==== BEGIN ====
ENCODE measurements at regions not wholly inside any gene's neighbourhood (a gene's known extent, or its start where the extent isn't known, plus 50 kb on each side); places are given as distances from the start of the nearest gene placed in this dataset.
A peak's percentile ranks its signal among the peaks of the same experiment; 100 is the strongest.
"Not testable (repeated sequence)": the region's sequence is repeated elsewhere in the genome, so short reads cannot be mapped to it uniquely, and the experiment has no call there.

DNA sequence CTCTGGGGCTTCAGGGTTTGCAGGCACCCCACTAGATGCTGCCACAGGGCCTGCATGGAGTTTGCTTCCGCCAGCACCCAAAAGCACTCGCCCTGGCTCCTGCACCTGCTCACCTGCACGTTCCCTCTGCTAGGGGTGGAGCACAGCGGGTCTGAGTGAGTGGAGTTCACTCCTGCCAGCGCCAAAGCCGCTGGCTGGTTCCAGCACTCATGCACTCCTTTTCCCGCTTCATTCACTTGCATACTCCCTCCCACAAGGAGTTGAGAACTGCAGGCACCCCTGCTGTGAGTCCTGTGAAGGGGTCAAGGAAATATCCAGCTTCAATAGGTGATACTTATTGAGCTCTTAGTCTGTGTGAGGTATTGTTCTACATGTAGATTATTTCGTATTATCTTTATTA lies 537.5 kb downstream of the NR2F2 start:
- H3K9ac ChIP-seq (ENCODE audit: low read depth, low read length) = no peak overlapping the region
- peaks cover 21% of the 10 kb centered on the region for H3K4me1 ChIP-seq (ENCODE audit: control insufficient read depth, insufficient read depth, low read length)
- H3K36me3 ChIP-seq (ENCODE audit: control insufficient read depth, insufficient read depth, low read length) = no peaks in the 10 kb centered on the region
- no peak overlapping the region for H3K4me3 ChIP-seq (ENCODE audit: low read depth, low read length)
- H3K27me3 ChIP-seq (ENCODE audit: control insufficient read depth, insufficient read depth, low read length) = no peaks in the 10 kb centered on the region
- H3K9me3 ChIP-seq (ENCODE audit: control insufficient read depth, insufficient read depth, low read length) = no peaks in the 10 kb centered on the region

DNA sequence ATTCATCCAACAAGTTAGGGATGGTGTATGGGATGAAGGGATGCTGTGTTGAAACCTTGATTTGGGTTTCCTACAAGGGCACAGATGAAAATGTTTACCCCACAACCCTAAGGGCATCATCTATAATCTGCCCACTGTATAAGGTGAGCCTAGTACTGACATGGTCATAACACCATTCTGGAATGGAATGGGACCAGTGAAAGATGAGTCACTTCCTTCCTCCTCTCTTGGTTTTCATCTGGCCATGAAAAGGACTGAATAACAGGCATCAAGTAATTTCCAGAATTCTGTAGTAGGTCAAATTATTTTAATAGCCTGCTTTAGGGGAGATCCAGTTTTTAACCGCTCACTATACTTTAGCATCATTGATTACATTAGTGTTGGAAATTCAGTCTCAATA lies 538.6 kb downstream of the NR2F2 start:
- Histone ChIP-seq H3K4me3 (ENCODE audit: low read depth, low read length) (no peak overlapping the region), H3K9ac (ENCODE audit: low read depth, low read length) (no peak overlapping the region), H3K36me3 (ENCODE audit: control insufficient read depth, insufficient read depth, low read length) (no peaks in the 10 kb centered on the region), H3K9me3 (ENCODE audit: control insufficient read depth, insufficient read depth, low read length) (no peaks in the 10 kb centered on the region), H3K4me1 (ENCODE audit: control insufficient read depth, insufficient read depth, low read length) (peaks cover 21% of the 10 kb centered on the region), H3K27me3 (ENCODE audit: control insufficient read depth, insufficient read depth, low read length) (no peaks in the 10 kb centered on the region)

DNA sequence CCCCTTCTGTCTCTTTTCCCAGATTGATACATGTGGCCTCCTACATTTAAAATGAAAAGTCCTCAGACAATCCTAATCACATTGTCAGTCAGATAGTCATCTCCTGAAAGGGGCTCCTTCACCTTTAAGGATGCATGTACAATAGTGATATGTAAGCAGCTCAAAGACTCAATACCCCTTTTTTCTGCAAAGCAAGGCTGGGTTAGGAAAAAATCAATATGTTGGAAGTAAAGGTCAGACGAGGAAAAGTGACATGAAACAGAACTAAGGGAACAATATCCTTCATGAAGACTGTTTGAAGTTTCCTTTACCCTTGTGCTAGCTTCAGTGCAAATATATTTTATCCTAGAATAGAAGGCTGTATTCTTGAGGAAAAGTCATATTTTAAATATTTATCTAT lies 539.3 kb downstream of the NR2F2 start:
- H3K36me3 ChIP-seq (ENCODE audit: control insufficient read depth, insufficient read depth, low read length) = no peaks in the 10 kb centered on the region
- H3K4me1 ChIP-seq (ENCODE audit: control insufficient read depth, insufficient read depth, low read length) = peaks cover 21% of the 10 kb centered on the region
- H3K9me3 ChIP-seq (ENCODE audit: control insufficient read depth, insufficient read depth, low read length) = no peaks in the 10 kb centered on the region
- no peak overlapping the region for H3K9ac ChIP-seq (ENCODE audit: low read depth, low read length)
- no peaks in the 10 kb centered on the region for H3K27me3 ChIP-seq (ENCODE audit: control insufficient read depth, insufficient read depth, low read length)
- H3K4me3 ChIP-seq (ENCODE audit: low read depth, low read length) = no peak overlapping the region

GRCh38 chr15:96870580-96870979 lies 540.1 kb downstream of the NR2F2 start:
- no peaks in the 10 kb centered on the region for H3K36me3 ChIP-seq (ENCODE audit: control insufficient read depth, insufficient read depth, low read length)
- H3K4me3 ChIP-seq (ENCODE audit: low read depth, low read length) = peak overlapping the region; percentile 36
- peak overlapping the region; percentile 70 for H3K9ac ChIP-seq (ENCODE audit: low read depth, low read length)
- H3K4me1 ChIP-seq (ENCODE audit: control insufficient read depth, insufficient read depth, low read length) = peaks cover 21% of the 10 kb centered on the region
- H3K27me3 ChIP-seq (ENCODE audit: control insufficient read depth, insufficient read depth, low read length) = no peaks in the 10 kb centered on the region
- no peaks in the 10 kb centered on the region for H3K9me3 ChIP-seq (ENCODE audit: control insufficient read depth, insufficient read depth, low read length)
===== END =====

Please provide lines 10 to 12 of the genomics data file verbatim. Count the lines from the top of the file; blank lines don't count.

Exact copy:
- H3K9me3 ChIP-seq (ENCODE audit: control insufficient read depth, insufficient read depth, low read length) = no peaks in the 10 kb centered on the region

DNA sequence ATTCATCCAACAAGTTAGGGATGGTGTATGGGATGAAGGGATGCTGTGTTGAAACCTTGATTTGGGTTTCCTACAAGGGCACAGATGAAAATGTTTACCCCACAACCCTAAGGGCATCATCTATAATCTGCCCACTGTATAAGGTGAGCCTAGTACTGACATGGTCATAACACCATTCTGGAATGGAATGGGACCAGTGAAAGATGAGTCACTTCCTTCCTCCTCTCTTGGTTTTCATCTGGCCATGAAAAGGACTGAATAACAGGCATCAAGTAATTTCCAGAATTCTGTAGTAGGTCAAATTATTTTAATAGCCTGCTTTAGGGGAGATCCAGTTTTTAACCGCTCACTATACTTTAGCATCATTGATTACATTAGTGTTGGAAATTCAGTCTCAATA lies 538.6 kb downstream of the NR2F2 start:
- Histone ChIP-seq H3K4me3 (ENCODE audit: low read depth, low read length) (no peak overlapping the region), H3K9ac (ENCODE audit: low read depth, low read length) (no peak overlapping the region), H3K36me3 (ENCODE audit: control insufficient read depth, insufficient read depth, low read length) (no peaks in the 10 kb centered on the region), H3K9me3 (ENCODE audit: control insufficient read depth, insufficient read depth, low read length) (no peaks in the 10 kb centered on the region), H3K4me1 (ENCODE audit: control insufficient read depth, insufficient read depth, low read length) (peaks cover 21% of the 10 kb centered on the region), H3K27me3 (ENCODE audit: control insufficient read depth, insufficient read depth, low read length) (no peaks in the 10 kb centered on the region)